IAJGS has been requested by the US Holocaust Memorial Museum to share with Jewish genealogists information about the survey from the International Holocaust Remembrance Alliance (IHRA), which is working to assess user experiences at institutions that hold Holocaust-related material. The goal is to improve access for all users, including scholars, educators, genealogists, museum professionals, and lay researchers. It will focus on the legal, physical, and material obstacles that confront scholars and researchers who utilize Holocaust-relevant documentation. The project consists of five phases, beginning with an assessment of researchers’ experiences at archives across the world, including those in IHRA member countries. One of the later phases is on focus groups.
There are 31 member countries of the IHRA: Argentina, Austria, Belgium, Canada, Croatia, Czech Republic, Denmark, Estonia, Finland, France, Germany, Greece, Hungary, Ireland, Israel, Italy, Latvia, Lithuania, Luxembourg, The Netherlands, Norway, Poland, Romania, Serbia, Slovakia, Slovenia, Spain, Sweden, Switzerland, United Kingdom, and the United States. The survey will increase the knowledge of those archives and archival collections that remain inaccessible for use by the public and by scholars, as well as promote discussion on legal restrictions that affect the use, copying, and public presentation of the material evidence of the Holocaust.
Holocaust-related materials must have their origin in the period from the end of the First World War, extending forward to the close of Displaced Person camps in the 1950s, and must pertain to the legal, political social, economic, and cultural status of groups that became subject to state policies and persecution during the core period of 1933-1945. More information about the IHRA can be found at: http://www.holocaustremembrance.com/focus/archives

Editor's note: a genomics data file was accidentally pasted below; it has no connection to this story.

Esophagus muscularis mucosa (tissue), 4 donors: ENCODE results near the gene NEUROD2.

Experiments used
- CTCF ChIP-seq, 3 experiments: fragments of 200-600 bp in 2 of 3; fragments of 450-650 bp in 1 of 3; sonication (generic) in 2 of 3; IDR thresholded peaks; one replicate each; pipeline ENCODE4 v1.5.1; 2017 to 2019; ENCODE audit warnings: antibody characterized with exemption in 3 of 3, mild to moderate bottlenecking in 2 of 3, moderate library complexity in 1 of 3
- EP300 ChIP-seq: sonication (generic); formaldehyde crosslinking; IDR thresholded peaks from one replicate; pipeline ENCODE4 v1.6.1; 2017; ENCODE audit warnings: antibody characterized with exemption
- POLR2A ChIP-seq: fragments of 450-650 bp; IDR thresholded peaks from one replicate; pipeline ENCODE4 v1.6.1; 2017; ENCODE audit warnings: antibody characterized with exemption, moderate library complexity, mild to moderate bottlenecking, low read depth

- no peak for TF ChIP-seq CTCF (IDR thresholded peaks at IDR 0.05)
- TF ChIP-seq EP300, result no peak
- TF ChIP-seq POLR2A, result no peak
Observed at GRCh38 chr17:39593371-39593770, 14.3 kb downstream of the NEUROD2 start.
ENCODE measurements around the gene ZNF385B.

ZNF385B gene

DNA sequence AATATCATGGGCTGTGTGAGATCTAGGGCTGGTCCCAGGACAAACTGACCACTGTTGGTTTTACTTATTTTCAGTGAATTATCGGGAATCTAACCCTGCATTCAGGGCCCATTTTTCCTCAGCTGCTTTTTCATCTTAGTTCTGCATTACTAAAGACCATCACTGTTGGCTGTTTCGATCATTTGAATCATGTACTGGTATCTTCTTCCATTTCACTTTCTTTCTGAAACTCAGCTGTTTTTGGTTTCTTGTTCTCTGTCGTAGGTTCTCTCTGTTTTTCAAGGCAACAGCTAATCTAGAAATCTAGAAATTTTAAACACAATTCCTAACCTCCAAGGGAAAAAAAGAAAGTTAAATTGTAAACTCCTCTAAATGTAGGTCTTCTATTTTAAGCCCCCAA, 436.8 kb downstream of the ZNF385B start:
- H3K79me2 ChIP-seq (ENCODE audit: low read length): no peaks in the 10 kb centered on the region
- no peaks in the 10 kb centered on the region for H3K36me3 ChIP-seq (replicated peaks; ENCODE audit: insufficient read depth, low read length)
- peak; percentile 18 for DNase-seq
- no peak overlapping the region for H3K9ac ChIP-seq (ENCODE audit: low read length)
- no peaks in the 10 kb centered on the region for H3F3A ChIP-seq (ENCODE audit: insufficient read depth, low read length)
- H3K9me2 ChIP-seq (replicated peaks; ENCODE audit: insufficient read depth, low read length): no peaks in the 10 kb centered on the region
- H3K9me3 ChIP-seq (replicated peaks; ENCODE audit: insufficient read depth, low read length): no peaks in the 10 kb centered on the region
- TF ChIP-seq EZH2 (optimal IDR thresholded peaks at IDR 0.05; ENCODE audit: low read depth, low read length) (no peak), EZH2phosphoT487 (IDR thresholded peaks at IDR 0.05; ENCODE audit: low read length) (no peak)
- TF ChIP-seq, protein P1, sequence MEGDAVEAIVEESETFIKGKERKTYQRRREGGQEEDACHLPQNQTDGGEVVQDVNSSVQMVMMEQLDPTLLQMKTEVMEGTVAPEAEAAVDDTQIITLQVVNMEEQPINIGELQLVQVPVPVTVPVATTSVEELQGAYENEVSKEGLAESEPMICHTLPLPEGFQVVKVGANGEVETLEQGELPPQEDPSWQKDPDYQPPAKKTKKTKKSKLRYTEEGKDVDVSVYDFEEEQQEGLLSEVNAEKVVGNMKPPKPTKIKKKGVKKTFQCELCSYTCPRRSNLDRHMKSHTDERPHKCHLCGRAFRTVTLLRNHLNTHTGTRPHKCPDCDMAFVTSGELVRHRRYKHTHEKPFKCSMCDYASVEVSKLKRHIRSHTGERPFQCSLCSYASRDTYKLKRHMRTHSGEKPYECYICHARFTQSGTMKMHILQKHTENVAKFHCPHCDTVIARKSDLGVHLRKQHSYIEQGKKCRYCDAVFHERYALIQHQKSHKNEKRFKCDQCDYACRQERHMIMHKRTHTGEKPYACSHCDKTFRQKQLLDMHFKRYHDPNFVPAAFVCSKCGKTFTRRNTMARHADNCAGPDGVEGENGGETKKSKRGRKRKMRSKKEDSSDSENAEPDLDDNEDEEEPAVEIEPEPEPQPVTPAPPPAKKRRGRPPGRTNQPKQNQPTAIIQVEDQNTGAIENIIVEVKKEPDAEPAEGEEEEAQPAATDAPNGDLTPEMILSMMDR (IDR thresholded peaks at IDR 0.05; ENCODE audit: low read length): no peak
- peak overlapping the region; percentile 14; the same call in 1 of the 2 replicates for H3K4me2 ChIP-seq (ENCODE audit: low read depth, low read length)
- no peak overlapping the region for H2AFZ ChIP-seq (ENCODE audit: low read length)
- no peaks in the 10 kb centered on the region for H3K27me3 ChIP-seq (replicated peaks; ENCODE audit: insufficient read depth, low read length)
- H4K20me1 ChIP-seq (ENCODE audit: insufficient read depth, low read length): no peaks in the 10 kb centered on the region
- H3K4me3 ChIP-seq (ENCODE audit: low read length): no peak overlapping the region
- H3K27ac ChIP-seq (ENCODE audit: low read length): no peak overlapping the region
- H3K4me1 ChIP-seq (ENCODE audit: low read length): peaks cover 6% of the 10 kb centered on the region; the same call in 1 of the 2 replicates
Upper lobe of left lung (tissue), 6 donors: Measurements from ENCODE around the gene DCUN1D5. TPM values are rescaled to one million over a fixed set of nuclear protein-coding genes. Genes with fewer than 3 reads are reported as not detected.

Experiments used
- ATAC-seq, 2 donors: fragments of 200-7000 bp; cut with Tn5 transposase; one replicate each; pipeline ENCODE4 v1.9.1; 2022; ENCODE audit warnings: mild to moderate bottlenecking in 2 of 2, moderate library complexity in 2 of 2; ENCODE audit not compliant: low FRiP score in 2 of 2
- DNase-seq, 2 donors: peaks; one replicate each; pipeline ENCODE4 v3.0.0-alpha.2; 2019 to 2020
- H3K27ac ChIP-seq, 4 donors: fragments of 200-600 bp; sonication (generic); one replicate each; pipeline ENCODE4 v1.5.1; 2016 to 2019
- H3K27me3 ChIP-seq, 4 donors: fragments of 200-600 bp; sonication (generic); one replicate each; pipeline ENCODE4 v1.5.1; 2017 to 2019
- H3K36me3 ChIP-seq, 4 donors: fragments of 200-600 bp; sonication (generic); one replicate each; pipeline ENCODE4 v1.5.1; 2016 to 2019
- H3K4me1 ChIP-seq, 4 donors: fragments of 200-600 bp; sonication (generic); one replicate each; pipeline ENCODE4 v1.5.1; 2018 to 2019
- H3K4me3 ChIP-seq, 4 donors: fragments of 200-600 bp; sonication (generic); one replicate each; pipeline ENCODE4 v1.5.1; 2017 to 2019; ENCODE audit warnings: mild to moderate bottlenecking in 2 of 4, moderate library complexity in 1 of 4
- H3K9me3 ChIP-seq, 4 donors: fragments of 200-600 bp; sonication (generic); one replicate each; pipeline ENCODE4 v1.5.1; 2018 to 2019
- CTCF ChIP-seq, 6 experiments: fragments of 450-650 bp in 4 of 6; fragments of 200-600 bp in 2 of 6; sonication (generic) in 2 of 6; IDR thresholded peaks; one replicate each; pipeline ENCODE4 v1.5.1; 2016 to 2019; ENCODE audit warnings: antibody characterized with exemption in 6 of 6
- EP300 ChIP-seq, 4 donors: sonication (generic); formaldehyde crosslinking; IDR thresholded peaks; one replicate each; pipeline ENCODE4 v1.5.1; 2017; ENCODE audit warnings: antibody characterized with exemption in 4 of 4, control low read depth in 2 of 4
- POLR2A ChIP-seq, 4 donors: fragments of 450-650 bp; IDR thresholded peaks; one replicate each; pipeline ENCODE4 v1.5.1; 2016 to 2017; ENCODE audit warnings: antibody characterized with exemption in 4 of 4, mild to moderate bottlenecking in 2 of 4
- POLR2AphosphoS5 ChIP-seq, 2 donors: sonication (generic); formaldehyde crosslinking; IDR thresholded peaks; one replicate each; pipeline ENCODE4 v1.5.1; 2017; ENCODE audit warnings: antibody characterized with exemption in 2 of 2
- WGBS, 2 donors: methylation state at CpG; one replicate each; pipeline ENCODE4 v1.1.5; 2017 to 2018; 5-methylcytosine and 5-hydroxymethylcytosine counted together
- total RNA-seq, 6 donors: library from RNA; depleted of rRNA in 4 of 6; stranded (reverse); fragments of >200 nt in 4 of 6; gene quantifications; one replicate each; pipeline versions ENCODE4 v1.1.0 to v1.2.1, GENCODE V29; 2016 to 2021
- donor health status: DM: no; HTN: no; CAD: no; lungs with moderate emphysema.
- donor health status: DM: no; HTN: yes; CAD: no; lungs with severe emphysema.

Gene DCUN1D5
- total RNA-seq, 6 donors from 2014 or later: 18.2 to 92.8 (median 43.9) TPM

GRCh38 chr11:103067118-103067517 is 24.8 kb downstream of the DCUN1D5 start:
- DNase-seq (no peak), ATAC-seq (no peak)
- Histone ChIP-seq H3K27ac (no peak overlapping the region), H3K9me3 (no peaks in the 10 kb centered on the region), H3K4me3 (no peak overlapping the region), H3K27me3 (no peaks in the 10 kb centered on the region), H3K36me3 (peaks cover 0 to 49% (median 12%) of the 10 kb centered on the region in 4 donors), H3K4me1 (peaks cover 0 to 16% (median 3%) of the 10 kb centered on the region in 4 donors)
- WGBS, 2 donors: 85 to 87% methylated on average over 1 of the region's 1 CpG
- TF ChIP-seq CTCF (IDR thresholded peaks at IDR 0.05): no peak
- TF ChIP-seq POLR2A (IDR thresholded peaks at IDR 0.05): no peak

The survey is at:
I have been told that the survey will be open to March or April 2014 and the goal is to receive a minimum of 1000 responses worldwide.
As genealogists most of us have had the occasion to research the holocaust in at least one if not more archives. Please share this with your members asking them if they have researched to complete the form and assist the IHRA better understand their knowledge of the various archival collections and any remaining inaccessible records located in those archives.
Jan Meisels Allen
IAJGS Vice President
Chairperson, IAJGS Public Records Access Monitoring Committee